Review by Robert Barry
From the grandiose swoop of its opening frames, backed with the clattering intensity of salsa percussion, its clear that the key reference for this latest anthology film co-produced by Spain’s Morena Films and French production company, Full House, is Soy Cuba. The dreamy, vertiginousness of this opening tracking shot seems to reach back across half a century to Kalatazov’s masterpiece of post-revolutionary propaganda. Regrettably, as Benicio Del Toro’s opening short gets going, we soon find ourselves in territory less agit-prop than Bacardi ad.
In the Puerto Rican actor’s first stint behind the camera since 1995′s seventeen-minute Submission, we follow teen movie star Josh Hutcherson as teen movie star Teddy Atkins. Atkins arrives fresh off the boat in anticipation of taking courses at the (Steven Soderbergh-approved) film school, an hour out of the city. Fortunately for Teddy, he happens upon the friendliest cab driver in Cuba, who takes him on a whistle stop tour of the city before inviting him out for a night on the town. Del Toro’s film is lively and engaging but ultimately shallow. Despite the apparent reference to Soy Cuba at the front end and a brief mention of the financial crisis at a bureau de change, politics is soon abandoned in favour of adland clichés (it came as little surprise to discover later that the film has been partly financed by Havana Club rum).
Further glimpses of the local film industry are afforded in the film’s second ‘day’, entitled ‘Jam Session’ and directed by Argentine, Pablo Trapero (White Elephant, Lion’s Den). Another foreigner takes centre stage, this time director and notorious Milosevic apologist, Emir Kusturica who drunkenly makes his way through the Havana film festival before escaping for a late night jam session by the beach. In broad outlines, the second day runs its course with remarkable similarities to the first, and if Kusturica proves himself a less bland protagonist than white bread Hutcherson, we remain mired in a vision of Havana no more penetrating or incisive than a tourist information brochure.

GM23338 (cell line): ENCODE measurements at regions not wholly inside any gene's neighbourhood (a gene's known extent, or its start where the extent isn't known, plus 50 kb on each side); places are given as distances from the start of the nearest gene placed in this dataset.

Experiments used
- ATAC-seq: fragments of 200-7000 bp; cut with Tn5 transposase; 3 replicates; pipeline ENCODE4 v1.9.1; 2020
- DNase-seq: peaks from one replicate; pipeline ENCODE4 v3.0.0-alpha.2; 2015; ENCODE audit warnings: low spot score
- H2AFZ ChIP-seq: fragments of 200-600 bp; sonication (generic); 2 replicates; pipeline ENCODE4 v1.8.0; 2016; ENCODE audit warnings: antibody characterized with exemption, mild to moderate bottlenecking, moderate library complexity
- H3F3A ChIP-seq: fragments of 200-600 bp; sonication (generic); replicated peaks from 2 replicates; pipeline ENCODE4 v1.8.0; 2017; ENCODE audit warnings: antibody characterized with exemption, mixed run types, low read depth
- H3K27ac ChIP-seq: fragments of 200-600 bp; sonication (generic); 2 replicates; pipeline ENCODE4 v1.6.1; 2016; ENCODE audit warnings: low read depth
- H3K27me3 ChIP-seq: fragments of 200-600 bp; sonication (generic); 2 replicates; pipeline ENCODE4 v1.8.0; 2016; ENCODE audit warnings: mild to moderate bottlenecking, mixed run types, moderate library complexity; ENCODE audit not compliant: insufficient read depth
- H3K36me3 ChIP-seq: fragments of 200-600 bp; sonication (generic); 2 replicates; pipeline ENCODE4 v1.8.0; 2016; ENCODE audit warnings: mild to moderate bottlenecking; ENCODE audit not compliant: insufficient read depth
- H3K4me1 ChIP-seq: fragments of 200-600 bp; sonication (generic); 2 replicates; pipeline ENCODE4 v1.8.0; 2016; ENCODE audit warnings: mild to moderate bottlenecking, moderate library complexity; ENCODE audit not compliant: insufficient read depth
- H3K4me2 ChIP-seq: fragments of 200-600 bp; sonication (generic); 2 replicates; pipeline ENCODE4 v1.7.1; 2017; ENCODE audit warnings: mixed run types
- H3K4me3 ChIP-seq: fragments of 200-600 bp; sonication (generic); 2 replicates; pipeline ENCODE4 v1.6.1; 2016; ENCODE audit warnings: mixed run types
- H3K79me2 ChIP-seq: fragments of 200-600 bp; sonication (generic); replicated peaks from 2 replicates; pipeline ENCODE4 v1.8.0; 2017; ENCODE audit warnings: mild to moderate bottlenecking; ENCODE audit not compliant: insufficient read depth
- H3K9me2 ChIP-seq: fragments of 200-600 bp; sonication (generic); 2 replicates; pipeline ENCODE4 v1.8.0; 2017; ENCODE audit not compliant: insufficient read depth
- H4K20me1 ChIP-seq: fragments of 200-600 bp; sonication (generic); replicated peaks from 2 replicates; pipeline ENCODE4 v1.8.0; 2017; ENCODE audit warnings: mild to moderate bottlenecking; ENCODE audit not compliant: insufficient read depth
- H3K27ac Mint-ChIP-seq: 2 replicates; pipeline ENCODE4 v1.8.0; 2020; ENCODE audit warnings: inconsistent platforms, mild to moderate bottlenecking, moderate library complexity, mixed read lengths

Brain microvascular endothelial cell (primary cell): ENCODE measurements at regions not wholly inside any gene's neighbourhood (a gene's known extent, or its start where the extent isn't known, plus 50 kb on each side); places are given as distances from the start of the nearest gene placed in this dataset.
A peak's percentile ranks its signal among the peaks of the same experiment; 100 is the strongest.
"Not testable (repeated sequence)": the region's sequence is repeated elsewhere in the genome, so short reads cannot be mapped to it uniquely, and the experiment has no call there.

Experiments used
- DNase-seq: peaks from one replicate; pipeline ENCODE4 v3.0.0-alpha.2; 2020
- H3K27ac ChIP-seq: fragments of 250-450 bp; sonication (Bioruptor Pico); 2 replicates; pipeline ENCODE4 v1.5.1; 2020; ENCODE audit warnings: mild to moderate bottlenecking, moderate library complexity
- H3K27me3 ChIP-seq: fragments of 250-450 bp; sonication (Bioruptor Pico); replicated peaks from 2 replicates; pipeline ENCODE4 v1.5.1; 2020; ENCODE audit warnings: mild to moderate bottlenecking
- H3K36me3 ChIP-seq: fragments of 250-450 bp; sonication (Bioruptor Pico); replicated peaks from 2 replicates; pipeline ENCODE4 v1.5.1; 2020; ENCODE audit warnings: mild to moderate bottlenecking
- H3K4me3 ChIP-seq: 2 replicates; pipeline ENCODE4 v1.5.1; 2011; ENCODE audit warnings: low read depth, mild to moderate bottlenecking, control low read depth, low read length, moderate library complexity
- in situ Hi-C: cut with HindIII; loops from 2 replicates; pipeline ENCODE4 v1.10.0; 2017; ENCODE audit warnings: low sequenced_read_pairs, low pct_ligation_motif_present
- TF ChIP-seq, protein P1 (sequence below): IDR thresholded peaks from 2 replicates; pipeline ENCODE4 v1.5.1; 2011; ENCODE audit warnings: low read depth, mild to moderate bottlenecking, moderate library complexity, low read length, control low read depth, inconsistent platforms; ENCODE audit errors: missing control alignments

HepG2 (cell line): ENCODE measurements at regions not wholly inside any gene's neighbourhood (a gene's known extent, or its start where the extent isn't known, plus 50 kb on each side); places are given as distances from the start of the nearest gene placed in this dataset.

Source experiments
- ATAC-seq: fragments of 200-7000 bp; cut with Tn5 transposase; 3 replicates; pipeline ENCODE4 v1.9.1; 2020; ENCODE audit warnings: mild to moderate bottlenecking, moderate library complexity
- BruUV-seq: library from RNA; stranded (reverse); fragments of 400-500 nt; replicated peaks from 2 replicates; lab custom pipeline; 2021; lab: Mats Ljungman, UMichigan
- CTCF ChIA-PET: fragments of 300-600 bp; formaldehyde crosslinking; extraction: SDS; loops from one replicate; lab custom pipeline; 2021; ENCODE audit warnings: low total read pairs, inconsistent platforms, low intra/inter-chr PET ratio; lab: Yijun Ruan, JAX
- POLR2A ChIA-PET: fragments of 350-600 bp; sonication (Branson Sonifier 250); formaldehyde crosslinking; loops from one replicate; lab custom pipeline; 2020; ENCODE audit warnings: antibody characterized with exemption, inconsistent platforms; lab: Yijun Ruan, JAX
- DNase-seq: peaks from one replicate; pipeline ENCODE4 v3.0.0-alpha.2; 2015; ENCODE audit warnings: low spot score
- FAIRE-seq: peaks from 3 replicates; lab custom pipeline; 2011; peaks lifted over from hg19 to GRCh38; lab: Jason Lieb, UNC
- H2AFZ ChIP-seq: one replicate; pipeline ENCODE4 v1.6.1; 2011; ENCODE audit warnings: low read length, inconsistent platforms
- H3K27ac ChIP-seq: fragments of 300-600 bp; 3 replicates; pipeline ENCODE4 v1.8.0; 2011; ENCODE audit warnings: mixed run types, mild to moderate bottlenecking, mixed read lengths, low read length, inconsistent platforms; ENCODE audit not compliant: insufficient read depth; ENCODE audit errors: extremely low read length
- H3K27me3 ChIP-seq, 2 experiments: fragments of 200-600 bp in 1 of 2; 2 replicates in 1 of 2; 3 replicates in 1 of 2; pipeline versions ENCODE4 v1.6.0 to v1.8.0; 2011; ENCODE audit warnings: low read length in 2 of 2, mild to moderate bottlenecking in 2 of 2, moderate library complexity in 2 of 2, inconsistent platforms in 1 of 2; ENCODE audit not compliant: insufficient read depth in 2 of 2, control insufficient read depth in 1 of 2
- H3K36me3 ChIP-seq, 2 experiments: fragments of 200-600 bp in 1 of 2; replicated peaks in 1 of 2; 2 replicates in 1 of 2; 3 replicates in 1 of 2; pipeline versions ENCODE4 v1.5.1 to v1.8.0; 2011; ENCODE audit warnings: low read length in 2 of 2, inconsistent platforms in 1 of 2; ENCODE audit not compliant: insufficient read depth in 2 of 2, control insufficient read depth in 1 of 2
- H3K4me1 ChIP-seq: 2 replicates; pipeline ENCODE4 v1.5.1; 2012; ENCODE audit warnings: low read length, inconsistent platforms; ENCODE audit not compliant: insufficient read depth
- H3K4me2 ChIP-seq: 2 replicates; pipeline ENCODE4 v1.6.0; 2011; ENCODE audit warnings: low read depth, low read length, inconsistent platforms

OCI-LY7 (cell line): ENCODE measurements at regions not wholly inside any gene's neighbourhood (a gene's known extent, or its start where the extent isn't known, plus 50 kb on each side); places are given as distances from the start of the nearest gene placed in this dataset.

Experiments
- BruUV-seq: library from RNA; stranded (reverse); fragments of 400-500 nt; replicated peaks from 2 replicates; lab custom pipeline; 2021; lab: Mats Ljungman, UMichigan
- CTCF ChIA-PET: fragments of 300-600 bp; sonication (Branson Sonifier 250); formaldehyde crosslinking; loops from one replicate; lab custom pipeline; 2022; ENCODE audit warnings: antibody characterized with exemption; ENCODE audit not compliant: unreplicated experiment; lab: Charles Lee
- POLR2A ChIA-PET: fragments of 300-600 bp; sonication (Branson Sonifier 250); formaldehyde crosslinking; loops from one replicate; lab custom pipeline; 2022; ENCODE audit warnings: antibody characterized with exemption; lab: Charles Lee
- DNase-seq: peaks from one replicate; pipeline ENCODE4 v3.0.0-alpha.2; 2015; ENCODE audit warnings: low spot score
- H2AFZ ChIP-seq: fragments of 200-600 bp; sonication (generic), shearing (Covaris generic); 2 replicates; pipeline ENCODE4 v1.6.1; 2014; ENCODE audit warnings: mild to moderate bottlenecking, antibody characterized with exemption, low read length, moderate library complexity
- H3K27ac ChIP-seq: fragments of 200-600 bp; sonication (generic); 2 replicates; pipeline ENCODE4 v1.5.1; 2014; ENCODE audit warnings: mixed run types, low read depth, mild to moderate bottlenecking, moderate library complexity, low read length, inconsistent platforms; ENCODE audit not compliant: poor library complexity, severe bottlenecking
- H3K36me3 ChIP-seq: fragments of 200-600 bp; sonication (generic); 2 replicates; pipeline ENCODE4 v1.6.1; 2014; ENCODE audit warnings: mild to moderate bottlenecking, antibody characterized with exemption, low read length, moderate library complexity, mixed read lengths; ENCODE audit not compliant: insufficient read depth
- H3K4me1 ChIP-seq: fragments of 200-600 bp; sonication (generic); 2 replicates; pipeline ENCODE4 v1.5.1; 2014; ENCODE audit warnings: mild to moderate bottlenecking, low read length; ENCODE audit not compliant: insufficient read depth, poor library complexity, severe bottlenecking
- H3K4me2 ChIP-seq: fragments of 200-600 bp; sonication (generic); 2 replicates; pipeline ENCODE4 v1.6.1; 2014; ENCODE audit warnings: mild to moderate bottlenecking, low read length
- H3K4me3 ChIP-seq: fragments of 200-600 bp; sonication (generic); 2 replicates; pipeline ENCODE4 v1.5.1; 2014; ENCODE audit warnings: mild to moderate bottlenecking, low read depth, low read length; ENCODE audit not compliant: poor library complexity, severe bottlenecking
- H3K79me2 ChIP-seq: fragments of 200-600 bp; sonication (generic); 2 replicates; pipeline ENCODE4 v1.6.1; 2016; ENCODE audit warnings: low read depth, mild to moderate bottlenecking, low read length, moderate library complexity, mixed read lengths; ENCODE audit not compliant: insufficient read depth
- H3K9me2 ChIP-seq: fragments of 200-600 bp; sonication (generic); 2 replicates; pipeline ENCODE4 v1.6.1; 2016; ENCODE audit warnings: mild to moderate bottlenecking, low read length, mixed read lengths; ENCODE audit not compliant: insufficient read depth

Matter start to improve, however, with the film’s third segment. Julio Medem wisely choses to forget about dubious attempts to capture the city itself and plumps for a straightforward melodrama about a girl, Cecilia (played by Cristela de la Caridad Herrera), who must choose between two possible lovers: the smarmy but wealthy Spanish businessman or the poor but honest local athlete. Finally, Cecilia’s choice may be Cuba’s as the gradual liberalisation of its economy sees its citizens forced to chose between the seductions of the foreign dollar and the needs of his working people.
The best of the seven films are, by clear distance, the two that follow Medem’s offering. The surreal humour of Elia Suleiman’s ‘Diary of a Beginner’ evokes Woody Allen doing Fellini via Jacques Tati. Every image is delightfully composed, with a deft sense of visual irony. In the midst of it all, Suleiman himself, poker-faced, laconic, and utterly guileless. Disarmed by Suleiman, we are immediately thrown into the nefarious world of Gaspar Noé, whose distinctive style and themes bring to a story of the ritual exorcism of a young girl a compelling visual aesthetic and marked sense of danger. If the whole seven film package is patchy and inconsistent – certainly no match for its esteemed Soviet forebear – it is by the grace of these two chapters that it remains worth a look.